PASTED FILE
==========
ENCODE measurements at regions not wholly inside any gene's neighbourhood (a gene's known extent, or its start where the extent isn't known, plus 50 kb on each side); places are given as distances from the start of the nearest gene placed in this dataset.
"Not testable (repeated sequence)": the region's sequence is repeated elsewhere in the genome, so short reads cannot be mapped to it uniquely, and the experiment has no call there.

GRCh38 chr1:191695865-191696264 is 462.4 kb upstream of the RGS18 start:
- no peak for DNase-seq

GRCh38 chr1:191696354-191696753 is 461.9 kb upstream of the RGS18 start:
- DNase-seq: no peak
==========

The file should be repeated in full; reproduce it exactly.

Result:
ENCODE measurements at regions not wholly inside any gene's neighbourhood (a gene's known extent, or its start where the extent isn't known, plus 50 kb on each side); places are given as distances from the start of the nearest gene placed in this dataset.
"Not testable (repeated sequence)": the region's sequence is repeated elsewhere in the genome, so short reads cannot be mapped to it uniquely, and the experiment has no call there.

GRCh38 chr1:191695865-191696264 is 462.4 kb upstream of the RGS18 start:
- no peak for DNase-seq

GRCh38 chr1:191696354-191696753 is 461.9 kb upstream of the RGS18 start:
- DNase-seq: no peak